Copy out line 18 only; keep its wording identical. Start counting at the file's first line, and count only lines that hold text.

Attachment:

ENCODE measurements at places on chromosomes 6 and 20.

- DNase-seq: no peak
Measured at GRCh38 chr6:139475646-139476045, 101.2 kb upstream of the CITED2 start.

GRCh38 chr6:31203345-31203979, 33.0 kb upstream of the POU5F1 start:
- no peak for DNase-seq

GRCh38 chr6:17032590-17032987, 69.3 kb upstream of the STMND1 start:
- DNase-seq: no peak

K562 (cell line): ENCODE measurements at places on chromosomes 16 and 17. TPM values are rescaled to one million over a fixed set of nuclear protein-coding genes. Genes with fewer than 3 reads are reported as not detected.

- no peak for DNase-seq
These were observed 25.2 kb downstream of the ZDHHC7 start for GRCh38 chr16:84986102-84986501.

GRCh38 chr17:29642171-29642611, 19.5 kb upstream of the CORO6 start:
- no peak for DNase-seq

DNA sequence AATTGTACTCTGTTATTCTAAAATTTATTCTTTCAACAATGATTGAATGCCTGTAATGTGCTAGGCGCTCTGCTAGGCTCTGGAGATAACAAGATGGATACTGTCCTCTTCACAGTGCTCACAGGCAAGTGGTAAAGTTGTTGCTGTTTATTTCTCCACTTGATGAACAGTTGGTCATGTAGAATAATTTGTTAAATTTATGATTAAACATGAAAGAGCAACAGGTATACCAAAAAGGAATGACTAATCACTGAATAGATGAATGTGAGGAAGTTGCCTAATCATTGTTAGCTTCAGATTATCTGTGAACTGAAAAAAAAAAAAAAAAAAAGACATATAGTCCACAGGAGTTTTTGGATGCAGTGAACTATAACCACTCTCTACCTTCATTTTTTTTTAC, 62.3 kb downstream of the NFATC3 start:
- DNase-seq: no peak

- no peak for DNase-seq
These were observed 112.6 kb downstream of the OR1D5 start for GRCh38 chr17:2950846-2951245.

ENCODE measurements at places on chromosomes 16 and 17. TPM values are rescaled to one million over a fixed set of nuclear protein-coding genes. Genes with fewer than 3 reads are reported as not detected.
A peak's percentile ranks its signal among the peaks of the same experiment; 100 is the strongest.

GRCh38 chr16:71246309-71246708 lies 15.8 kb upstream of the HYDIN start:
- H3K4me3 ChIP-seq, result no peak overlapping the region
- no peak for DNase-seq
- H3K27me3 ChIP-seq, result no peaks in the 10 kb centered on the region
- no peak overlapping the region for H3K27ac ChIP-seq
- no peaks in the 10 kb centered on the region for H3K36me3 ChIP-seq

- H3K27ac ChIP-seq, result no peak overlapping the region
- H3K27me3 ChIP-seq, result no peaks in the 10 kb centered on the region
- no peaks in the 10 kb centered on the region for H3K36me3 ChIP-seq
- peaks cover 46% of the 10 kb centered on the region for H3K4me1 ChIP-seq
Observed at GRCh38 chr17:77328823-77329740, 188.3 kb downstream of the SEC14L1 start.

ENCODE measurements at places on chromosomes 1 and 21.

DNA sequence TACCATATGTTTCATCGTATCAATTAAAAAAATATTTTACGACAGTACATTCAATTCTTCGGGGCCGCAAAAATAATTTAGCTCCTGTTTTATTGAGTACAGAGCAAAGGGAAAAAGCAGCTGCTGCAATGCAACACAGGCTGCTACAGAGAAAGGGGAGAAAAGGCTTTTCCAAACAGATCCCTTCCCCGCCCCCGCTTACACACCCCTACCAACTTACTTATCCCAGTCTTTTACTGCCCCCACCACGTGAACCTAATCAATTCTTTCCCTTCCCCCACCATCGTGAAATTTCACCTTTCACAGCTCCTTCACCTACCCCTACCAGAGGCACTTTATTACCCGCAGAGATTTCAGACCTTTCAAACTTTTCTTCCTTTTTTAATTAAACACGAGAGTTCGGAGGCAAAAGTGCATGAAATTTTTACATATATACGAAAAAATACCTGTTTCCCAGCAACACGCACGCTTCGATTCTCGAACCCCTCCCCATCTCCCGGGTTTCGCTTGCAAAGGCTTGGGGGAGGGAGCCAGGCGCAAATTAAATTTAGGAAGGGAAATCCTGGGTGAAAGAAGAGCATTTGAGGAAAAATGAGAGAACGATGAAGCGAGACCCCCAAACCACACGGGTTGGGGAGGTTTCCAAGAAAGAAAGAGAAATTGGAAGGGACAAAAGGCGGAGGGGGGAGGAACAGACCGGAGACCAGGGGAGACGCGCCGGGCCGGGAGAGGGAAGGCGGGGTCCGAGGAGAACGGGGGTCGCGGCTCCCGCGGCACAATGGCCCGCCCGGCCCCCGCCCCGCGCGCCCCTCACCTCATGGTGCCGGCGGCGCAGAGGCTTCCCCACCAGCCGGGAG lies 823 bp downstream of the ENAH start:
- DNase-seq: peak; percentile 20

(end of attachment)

A peak's percentile ranks its signal among the peaks of the same experiment; 100 is the strongest.